When CMS issued Final Rule CMS-0057-F back in January, the prior authorization compliance requirements set to take effect in January of 2026 got most of the press attention. You can read our take here.

The rule has a second phase, though. Beginning January 1, 2027, CMS requires Medicare Advantage Plans (MAPs) and other federally funded payers to make certain data available via application programming interfaces, or APIs.

It doesn’t sound exciting, but it might be key to ultimately holding payers accountable and improving suppliers’ bottom lines.

Next Episode: Thursday, June 20, 2024

In layman’s terms …

CMS wants payers to create a Patient API so patients, suppliers, and even other payers can inexpensively access relevant health data …with patient permission, of course. The rule also mandates a Prior Authorization API to allow suppliers to:

  • Determine which items require prior authorization.
  • Determine the documentation required for a favorable authorization decision.
  • Request and receive authorizations.

CMS’s intent is almost certainly aimed at reducing hassles that beneficiaries run into when switching coverage among Medicare Fee-For-Service (FFS) and MAP options. Suppliers benefit nonetheless because API standardization will significantly reduce the number of costly manual processes currently needed to service patients, especially those switching insurance plans.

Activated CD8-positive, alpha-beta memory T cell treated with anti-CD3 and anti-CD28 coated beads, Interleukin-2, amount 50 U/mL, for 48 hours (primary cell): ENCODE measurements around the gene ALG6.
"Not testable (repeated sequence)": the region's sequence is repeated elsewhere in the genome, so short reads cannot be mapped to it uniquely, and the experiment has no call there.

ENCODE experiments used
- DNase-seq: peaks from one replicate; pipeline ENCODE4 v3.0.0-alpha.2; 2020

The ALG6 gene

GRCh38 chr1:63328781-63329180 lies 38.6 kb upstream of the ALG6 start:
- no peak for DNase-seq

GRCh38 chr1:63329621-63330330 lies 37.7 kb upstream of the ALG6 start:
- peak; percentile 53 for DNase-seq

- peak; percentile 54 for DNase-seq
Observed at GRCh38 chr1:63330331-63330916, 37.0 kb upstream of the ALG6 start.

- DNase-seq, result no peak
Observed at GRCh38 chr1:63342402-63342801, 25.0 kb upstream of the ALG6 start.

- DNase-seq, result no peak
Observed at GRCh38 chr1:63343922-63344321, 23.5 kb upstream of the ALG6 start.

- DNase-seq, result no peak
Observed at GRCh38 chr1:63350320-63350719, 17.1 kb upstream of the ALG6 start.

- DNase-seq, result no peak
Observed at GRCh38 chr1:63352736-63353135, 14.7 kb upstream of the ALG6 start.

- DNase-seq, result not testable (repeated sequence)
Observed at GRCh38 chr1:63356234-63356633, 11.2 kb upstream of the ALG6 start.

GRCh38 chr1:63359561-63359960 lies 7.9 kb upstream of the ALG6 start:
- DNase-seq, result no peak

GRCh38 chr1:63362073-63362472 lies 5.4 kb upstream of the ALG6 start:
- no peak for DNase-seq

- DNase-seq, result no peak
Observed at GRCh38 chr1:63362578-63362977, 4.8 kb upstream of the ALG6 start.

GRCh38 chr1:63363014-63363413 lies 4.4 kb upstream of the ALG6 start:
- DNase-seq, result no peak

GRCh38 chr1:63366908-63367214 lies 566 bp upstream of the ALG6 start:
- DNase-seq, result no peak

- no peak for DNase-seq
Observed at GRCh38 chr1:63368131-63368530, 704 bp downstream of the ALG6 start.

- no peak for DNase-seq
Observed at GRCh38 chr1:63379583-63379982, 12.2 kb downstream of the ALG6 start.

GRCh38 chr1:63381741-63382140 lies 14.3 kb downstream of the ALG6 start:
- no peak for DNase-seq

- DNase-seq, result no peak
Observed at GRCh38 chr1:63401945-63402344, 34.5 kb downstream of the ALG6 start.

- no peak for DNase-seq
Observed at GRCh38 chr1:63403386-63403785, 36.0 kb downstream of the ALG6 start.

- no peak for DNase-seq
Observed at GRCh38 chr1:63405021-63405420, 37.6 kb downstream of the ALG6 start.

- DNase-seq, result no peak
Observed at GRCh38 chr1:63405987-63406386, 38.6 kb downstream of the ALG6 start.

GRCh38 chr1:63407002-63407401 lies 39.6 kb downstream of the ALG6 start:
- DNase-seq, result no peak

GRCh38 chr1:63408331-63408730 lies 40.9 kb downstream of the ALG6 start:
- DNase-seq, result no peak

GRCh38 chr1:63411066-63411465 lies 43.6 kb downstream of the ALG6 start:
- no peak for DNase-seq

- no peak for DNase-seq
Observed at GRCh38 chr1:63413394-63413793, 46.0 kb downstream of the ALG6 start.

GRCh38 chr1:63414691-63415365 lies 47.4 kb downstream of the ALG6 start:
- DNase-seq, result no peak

APIs require standardization. Standardization reduces costs.

At least for now, computers cannot exercise judgment. They require straight if/then logic. That means each transaction is processed with the same set of explicitly stated rules: if this happens, then do that. Given the same input, a computer program will return the same result every time. Better still, users – or other computer programs – can double check the answer because the rules are publicly available.

Contrast that to the way things work now. Given the same input, payers can give different answers, in wildly different formats, with no real explanation or support. Under these forthcoming rules, payers will have to force tedious application processes, mysterious decisions, and archaic response formats – the things that cost suppliers dearly – into a standardized structure required to implement the API.

APIs invite automation.

Any supplier that has ever checked Medicare eligibility by simply clicking a button inside their billing software has benefitted from an API. The software vendor, using an available API for Medicare’s eligibility database, created a piece of code that:

  • Gathers the patient information and eligibility parameters and sends it to the API.
  • Interprets the API’s response and translates it for the user.

With the API, users click the button. Without the API, users would need to:

  • Pick up the phone and call a Medicare customer service representative, or
  • Log into a website,
  • Manually enter the patient’s information, and
  • Update the billing software based on the results of the eligibility search query.

As CMS forces federally funded payers to establish APIs for patient health data and prior authorization transactions, software vendors will be able to convert more time-consuming steps into button clicks. That saves time. That saves money.

In closing …

CMS is clearly serious about ensuring MAPs and other federally funded payers are transparent in their dealings and compliant with its directives. APIs add a practical element that takes it to the next level by replacing ambiguity with strict logic that can be evaluated in real time with each transaction.

In my opinion, suppliers should advocate for APIs fervently; it could impact the bottom line as much as any reimbursement rate increase.